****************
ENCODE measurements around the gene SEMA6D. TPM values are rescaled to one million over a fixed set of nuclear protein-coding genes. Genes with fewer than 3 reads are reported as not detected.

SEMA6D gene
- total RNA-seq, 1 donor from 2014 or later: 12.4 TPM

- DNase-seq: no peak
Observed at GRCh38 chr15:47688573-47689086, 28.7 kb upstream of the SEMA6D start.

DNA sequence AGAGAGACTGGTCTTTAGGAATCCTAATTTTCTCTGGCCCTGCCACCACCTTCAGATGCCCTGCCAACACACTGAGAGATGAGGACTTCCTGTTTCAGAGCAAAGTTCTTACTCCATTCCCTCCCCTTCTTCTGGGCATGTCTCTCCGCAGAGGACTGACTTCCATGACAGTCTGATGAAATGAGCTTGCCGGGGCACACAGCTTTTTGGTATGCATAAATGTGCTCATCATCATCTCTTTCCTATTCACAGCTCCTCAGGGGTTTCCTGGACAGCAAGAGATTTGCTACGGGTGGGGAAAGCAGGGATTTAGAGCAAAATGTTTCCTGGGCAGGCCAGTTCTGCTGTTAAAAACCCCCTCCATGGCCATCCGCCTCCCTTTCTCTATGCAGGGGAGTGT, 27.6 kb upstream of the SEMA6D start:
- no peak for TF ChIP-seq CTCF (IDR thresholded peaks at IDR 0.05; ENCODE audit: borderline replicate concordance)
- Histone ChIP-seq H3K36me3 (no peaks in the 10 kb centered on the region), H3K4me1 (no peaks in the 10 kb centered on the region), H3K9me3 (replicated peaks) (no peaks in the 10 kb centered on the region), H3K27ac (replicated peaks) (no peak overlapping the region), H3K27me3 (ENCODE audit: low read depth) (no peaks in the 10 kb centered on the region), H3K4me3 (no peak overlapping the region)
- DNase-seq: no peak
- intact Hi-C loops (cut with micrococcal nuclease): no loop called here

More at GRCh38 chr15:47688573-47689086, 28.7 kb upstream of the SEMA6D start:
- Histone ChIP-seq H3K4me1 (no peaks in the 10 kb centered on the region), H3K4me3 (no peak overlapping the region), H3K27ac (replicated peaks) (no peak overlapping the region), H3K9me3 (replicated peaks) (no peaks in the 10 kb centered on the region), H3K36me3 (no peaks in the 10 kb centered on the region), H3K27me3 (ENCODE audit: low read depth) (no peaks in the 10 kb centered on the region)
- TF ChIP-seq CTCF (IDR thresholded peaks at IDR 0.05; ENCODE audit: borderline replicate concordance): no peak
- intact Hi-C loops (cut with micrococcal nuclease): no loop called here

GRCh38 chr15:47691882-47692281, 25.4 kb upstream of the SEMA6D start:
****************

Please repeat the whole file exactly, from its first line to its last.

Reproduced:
ENCODE measurements around the gene SEMA6D. TPM values are rescaled to one million over a fixed set of nuclear protein-coding genes. Genes with fewer than 3 reads are reported as not detected.

SEMA6D gene
- total RNA-seq, 1 donor from 2014 or later: 12.4 TPM

- DNase-seq: no peak
Observed at GRCh38 chr15:47688573-47689086, 28.7 kb upstream of the SEMA6D start.

DNA sequence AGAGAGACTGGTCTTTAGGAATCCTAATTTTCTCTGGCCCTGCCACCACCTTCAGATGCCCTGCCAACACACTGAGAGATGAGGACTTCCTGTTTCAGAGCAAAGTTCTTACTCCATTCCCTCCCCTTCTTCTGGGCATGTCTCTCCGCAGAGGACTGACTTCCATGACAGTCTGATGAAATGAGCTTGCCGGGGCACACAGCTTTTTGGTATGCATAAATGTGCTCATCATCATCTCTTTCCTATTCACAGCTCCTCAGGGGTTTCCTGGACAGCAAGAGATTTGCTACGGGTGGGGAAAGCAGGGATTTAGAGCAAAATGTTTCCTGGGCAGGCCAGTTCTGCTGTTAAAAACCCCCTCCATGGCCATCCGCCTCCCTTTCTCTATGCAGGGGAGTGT, 27.6 kb upstream of the SEMA6D start:
- no peak for TF ChIP-seq CTCF (IDR thresholded peaks at IDR 0.05; ENCODE audit: borderline replicate concordance)
- Histone ChIP-seq H3K36me3 (no peaks in the 10 kb centered on the region), H3K4me1 (no peaks in the 10 kb centered on the region), H3K9me3 (replicated peaks) (no peaks in the 10 kb centered on the region), H3K27ac (replicated peaks) (no peak overlapping the region), H3K27me3 (ENCODE audit: low read depth) (no peaks in the 10 kb centered on the region), H3K4me3 (no peak overlapping the region)
- DNase-seq: no peak
- intact Hi-C loops (cut with micrococcal nuclease): no loop called here

More at GRCh38 chr15:47688573-47689086, 28.7 kb upstream of the SEMA6D start:
- Histone ChIP-seq H3K4me1 (no peaks in the 10 kb centered on the region), H3K4me3 (no peak overlapping the region), H3K27ac (replicated peaks) (no peak overlapping the region), H3K9me3 (replicated peaks) (no peaks in the 10 kb centered on the region), H3K36me3 (no peaks in the 10 kb centered on the region), H3K27me3 (ENCODE audit: low read depth) (no peaks in the 10 kb centered on the region)
- TF ChIP-seq CTCF (IDR thresholded peaks at IDR 0.05; ENCODE audit: borderline replicate concordance): no peak
- intact Hi-C loops (cut with micrococcal nuclease): no loop called here

GRCh38 chr15:47691882-47692281, 25.4 kb upstream of the SEMA6D start: